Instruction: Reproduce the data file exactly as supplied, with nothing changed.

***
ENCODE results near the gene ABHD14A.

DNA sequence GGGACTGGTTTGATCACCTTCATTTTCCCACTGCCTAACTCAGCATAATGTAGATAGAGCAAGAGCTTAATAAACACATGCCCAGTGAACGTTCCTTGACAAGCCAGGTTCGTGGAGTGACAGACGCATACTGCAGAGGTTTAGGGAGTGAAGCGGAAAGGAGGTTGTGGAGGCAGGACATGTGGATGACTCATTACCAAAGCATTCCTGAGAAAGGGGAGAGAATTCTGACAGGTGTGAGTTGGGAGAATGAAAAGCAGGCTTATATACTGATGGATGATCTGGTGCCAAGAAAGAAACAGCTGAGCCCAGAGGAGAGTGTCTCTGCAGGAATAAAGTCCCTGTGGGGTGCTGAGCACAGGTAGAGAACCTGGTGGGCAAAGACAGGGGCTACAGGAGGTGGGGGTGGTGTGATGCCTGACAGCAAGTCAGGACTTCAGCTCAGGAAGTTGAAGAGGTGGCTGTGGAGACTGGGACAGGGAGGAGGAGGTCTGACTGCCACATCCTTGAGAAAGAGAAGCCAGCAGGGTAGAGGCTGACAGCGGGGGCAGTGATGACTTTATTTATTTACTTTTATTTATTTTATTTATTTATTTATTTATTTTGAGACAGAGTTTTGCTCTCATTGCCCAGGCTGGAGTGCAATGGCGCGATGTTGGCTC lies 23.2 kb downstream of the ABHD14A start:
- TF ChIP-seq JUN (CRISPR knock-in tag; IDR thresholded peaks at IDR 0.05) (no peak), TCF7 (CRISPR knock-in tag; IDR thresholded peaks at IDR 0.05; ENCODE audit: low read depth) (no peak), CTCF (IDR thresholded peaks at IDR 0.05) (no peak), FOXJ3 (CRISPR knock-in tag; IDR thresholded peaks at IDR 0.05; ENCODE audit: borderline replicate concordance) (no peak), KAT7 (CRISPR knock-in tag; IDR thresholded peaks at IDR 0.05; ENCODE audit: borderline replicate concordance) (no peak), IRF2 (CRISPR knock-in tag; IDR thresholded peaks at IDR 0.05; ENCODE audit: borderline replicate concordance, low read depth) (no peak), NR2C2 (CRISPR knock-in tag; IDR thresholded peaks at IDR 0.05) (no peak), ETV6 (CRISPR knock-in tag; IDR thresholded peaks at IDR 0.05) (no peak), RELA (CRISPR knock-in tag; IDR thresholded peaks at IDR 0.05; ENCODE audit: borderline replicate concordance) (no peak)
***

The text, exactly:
ENCODE results near the gene ABHD14A.

DNA sequence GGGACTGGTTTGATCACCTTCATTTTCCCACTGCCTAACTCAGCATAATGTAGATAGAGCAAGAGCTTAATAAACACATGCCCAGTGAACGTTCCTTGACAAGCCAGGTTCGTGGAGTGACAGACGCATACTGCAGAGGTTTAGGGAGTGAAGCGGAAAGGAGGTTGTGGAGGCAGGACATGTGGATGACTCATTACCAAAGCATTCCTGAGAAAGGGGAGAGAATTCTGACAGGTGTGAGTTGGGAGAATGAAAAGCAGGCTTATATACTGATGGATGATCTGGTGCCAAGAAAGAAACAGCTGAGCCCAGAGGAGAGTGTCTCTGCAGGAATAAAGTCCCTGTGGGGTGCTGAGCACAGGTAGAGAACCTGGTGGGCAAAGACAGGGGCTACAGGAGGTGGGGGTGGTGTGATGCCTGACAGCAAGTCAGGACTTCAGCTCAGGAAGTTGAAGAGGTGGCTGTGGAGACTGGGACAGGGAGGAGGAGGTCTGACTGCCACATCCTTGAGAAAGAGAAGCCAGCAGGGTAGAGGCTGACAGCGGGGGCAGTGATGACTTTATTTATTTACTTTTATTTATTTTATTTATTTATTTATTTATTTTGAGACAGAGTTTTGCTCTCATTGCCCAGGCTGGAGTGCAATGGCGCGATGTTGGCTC lies 23.2 kb downstream of the ABHD14A start:
- TF ChIP-seq JUN (CRISPR knock-in tag; IDR thresholded peaks at IDR 0.05) (no peak), TCF7 (CRISPR knock-in tag; IDR thresholded peaks at IDR 0.05; ENCODE audit: low read depth) (no peak), CTCF (IDR thresholded peaks at IDR 0.05) (no peak), FOXJ3 (CRISPR knock-in tag; IDR thresholded peaks at IDR 0.05; ENCODE audit: borderline replicate concordance) (no peak), KAT7 (CRISPR knock-in tag; IDR thresholded peaks at IDR 0.05; ENCODE audit: borderline replicate concordance) (no peak), IRF2 (CRISPR knock-in tag; IDR thresholded peaks at IDR 0.05; ENCODE audit: borderline replicate concordance, low read depth) (no peak), NR2C2 (CRISPR knock-in tag; IDR thresholded peaks at IDR 0.05) (no peak), ETV6 (CRISPR knock-in tag; IDR thresholded peaks at IDR 0.05) (no peak), RELA (CRISPR knock-in tag; IDR thresholded peaks at IDR 0.05; ENCODE audit: borderline replicate concordance) (no peak)